In particular, we wanted to know if buses bunch, or cluster. We’ve observed, anecdotally, that the wait between bus arrivals can sometimes be much longer than scheduled, and that after a long delay, the buses often show up in pairs or even triples.

Building a data warehouse

To answer this question, we obtained an API key from the Port Authority (which allows Port Authority data to be retrieved in XML or JSON format) and built a data warehouse to capture and record the real-time bus location information. We capture the location of all buses on the 61A/61B/61C/61D routes once every sixty seconds. Additionally, to investigate if service levels are impacted by weather, we also capture the concurrent weather conditions (via WeatherUnderground’s developer API).

The data is retrieved from the Port Authority in XML format. We use Microsoft SQL Server Integration Services (SSIS) to extract, transform, and load this data into a data warehouse that captures historic bus location information. In addition to the vehicle location information, we also load in other dimensions useful for analysis, including the routes and the patterns (sequences of stops and waypoints) that constitute a route.  For those connected to the CMU network, you can access our database by following these instructions.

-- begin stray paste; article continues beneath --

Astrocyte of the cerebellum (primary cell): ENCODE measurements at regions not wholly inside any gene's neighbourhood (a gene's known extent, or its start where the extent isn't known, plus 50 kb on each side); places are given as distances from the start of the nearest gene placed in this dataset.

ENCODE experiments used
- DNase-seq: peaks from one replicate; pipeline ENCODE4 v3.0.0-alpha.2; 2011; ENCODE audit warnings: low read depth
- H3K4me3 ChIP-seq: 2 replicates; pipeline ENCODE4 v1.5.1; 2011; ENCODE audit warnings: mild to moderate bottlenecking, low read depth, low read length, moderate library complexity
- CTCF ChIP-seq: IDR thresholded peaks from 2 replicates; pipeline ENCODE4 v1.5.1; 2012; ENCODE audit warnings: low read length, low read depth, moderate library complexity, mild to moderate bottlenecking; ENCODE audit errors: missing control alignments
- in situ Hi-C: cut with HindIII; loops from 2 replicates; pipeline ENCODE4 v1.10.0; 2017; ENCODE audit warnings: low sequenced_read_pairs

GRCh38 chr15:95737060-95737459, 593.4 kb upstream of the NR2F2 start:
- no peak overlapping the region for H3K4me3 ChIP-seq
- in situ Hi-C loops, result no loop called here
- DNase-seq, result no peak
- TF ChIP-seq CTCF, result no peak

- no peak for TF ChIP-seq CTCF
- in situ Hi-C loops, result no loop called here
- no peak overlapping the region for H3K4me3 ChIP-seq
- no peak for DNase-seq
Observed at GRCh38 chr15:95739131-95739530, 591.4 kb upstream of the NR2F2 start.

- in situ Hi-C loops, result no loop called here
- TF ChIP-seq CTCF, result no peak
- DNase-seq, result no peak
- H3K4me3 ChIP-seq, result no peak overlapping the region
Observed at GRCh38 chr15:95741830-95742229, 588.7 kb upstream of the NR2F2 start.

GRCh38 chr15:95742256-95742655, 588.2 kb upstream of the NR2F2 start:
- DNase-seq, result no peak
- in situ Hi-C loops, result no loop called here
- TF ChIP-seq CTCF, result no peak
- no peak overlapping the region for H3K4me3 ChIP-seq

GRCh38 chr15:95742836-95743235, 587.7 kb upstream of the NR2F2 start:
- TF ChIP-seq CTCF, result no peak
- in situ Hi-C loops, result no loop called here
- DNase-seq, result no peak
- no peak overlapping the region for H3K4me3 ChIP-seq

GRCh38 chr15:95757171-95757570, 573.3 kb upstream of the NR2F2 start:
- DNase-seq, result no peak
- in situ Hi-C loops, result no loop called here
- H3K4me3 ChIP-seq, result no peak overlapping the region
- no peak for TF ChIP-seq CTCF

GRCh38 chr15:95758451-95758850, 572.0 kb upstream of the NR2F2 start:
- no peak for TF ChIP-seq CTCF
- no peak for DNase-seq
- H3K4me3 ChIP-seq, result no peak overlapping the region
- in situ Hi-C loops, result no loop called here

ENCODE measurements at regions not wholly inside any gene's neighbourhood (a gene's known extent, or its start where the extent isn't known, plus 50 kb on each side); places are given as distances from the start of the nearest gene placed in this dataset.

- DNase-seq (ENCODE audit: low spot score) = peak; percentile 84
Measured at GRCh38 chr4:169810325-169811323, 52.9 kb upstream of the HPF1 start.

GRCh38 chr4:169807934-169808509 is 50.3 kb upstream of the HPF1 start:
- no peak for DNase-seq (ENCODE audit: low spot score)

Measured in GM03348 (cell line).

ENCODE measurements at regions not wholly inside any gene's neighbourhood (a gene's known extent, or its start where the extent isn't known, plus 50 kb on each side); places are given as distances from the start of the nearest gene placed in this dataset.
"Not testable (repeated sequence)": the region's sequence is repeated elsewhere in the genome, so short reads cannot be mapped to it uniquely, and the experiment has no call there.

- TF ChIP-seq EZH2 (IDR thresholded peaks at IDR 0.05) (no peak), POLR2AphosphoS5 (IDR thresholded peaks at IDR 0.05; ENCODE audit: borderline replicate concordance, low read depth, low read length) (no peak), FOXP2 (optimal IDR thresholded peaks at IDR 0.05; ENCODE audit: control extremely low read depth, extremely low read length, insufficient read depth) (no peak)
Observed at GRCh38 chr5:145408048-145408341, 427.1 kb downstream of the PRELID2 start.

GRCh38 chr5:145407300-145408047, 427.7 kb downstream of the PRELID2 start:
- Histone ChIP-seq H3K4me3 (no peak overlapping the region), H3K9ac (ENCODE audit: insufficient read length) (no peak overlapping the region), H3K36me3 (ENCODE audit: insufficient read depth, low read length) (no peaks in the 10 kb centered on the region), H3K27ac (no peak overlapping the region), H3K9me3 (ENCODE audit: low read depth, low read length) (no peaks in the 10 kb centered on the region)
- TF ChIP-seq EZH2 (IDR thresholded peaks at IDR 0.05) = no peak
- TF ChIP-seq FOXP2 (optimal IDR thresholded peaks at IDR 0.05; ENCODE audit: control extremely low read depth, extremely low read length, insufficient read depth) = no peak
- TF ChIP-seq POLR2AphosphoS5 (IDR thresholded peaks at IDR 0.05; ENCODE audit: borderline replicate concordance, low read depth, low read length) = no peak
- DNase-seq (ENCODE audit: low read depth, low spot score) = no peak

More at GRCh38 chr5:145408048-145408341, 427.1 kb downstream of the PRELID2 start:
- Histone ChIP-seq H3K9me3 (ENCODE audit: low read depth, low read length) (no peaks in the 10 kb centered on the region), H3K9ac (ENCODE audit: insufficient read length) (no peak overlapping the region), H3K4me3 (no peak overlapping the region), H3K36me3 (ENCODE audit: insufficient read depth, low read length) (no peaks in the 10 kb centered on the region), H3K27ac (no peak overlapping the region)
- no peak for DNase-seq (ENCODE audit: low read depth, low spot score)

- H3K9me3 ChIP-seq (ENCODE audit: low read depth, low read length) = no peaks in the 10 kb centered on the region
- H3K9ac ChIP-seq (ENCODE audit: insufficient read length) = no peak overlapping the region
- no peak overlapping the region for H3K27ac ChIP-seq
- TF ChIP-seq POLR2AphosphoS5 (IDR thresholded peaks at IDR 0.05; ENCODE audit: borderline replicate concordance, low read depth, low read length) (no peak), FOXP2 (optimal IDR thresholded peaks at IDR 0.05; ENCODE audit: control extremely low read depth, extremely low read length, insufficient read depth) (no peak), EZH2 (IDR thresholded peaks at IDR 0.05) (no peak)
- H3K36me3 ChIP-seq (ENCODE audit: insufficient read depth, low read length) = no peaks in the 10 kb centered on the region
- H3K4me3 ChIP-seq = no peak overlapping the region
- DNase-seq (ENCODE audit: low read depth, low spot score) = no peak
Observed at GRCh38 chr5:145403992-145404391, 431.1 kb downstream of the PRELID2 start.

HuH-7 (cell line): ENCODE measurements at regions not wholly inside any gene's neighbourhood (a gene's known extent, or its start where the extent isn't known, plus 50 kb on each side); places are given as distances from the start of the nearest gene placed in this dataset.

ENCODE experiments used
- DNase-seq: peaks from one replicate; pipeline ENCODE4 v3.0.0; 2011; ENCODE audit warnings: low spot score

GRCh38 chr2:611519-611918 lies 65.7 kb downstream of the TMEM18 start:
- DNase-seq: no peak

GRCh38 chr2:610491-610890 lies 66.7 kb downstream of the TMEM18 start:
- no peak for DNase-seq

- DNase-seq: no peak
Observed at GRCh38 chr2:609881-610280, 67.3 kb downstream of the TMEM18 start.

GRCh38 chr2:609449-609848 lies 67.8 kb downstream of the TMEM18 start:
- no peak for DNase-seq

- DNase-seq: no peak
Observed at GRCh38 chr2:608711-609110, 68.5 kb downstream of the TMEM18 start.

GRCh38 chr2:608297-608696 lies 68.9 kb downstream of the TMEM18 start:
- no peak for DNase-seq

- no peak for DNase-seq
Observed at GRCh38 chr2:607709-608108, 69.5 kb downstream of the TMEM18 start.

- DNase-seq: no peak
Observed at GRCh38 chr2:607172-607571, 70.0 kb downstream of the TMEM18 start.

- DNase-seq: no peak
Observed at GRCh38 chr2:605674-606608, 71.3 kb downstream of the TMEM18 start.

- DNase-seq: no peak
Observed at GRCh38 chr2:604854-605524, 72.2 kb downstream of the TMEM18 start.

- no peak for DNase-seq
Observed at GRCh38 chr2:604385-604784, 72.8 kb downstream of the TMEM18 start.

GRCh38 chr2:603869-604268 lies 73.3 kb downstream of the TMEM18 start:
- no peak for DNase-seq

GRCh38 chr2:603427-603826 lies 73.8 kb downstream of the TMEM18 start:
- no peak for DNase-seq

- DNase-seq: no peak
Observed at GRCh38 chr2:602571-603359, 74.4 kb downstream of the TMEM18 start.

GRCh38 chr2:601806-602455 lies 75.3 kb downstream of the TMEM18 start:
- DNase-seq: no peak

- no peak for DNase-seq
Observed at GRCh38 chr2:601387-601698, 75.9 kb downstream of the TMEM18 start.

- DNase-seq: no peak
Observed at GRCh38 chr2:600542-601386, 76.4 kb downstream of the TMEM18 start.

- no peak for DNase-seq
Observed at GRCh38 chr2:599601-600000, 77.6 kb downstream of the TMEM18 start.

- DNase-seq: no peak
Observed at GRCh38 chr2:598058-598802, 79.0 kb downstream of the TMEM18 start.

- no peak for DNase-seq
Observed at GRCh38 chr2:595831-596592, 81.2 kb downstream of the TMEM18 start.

How bad is the bunching?

Our data substantiates our anecdotal observations. We see that buses do often end up travelling in bunches of two or more buses. The graph below shows the progress of buses along their routes from their downtown departure (at the bottom of the graph) to their arrival at Hamburg Hall (approximately 18,000 along the path from downtown on 61 bus routes). Each ascending line represents one vehicle. The horizontal distance between lines (at any fixed distance) shows the wait time between buses at that location. When lines are close together or overlapping, they represent buses that are clustered together (or, bunched).


As a result of bunching the average time between bus arrivals varies greatly. The box and whiskers plot below shows wait times by hour of the day (at the outbound bus stop located in front of Hamburg Hall). Wait times are minimized (and have the least variance) just before rush hour (from 7:00 to 8:00 am, and from 4:00 pm to 5:00 pm), and on weekends and holidays. Wait times exhibit the greatest variance during the 6:00 – 7:00 pm hour.


Problems and solutions